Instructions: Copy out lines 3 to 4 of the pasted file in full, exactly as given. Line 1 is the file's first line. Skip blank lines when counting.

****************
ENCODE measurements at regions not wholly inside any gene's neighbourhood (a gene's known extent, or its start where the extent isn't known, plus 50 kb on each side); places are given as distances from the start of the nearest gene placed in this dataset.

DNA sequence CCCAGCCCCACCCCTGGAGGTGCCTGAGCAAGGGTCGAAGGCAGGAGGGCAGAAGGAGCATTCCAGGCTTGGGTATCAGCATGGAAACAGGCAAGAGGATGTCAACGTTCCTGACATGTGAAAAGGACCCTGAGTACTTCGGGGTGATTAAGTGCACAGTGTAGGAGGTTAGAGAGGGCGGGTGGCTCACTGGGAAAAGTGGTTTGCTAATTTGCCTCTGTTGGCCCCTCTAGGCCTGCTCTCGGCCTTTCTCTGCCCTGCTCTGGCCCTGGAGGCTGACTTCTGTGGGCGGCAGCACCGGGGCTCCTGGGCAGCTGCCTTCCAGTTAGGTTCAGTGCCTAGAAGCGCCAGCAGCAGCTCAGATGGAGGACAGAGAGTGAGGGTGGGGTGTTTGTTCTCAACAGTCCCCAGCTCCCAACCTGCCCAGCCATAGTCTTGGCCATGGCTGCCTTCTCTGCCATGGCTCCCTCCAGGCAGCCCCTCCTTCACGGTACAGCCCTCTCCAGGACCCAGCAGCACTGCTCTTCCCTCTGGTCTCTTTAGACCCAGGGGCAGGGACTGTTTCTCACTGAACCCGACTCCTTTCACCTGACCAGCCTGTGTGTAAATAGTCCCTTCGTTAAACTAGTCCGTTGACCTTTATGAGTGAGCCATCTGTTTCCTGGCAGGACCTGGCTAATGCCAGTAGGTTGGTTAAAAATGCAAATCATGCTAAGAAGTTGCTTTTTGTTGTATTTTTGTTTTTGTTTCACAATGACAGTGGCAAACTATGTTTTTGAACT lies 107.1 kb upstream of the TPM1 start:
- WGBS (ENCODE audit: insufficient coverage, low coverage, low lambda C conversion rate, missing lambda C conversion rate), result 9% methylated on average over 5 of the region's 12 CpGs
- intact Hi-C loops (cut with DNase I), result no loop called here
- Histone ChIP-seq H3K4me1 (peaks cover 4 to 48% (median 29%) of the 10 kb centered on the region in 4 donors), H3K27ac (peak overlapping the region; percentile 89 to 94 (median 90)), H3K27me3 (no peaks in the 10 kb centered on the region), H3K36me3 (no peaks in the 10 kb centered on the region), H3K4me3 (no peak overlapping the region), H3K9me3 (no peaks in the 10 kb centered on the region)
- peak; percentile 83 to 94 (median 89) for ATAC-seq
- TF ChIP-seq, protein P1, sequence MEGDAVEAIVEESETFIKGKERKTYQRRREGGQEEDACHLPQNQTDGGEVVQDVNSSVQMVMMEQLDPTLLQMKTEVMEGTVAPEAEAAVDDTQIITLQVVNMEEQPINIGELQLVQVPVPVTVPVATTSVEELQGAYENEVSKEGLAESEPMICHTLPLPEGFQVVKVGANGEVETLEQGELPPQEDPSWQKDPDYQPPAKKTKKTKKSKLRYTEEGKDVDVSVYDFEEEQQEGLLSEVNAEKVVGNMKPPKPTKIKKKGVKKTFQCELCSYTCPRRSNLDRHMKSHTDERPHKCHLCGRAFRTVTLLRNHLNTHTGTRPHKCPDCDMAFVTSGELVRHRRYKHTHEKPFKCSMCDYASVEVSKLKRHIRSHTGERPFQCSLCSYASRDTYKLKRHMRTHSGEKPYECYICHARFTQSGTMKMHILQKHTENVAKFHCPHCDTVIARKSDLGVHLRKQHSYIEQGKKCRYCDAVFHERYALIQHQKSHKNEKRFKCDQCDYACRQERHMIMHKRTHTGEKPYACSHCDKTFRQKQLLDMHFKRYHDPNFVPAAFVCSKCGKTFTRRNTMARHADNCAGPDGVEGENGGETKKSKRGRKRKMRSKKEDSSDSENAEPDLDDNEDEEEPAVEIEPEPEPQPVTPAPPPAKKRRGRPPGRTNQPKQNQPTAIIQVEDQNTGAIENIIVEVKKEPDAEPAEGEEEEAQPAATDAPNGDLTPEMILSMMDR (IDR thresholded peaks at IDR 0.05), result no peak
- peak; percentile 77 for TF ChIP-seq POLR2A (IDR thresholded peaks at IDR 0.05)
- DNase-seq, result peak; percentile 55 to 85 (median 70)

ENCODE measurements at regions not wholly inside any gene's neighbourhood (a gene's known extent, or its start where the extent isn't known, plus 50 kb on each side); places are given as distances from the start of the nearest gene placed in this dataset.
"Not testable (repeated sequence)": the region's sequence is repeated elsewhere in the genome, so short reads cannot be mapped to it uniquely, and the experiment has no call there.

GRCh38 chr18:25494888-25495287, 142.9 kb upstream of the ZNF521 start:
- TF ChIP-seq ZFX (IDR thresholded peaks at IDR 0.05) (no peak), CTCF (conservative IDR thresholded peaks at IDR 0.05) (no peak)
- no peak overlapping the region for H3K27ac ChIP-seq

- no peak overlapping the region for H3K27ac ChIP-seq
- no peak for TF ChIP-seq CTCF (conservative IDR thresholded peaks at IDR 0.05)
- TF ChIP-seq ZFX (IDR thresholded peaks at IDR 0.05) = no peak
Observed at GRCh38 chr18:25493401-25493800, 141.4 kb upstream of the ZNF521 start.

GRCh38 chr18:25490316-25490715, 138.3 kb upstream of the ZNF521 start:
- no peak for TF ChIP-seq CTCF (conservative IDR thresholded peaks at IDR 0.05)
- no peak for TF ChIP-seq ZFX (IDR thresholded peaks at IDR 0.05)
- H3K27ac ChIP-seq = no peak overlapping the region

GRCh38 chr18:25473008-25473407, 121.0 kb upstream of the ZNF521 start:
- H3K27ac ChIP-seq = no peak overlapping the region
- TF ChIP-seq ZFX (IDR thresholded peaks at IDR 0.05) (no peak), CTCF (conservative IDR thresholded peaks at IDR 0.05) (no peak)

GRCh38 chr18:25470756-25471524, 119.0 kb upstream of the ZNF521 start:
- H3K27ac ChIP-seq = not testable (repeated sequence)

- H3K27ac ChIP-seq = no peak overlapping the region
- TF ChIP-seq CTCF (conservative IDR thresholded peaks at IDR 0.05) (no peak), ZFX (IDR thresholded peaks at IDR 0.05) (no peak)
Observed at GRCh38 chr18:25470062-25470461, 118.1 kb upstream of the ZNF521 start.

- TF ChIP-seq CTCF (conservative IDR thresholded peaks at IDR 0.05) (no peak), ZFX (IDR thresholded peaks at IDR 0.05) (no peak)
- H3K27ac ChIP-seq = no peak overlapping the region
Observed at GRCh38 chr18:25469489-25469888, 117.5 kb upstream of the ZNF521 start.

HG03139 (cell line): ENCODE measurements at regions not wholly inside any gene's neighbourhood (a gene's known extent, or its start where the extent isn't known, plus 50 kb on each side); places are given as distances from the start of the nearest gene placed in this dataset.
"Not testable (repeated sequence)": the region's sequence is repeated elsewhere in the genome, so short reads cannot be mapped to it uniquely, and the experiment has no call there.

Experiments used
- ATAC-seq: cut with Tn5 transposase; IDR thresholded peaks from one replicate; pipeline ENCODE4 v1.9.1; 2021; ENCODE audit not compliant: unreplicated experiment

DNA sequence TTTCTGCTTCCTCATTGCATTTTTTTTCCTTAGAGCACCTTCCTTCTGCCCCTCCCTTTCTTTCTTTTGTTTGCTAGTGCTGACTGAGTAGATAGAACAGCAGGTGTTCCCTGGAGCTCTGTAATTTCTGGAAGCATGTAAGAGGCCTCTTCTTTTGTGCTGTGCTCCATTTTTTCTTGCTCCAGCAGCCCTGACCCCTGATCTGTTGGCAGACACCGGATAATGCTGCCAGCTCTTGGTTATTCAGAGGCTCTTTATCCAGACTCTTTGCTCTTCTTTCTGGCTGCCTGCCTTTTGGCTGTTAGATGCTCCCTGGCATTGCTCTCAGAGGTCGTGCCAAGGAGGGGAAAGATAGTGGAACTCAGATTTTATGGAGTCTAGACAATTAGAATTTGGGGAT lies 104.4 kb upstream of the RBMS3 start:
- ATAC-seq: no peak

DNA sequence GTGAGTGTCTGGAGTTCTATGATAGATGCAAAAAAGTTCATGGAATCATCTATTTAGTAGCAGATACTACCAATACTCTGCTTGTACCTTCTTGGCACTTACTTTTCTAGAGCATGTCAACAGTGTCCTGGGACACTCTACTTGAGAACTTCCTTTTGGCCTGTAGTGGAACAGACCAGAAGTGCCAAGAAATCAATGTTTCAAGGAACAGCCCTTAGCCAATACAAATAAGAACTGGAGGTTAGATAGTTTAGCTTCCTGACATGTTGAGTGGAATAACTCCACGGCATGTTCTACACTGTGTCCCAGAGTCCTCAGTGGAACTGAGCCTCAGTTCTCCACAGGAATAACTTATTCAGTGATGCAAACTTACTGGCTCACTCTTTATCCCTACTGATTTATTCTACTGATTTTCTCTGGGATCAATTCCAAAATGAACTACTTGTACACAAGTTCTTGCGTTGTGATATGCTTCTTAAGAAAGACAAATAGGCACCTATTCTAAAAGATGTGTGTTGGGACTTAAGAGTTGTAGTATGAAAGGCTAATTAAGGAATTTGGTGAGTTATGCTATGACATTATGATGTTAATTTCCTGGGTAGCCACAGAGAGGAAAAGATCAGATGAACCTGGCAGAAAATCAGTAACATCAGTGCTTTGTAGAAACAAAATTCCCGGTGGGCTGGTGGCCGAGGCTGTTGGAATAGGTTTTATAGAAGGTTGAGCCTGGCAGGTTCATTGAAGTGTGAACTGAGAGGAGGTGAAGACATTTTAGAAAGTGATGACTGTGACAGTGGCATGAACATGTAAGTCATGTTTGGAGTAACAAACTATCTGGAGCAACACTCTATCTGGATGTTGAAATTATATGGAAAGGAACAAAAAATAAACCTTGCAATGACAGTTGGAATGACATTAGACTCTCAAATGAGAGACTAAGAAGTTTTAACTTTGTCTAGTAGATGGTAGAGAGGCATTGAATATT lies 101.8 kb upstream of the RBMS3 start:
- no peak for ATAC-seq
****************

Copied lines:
- WGBS (ENCODE audit: insufficient coverage, low coverage, low lambda C conversion rate, missing lambda C conversion rate), result 9% methylated on average over 5 of the region's 12 CpGs
- intact Hi-C loops (cut with DNase I), result no loop called here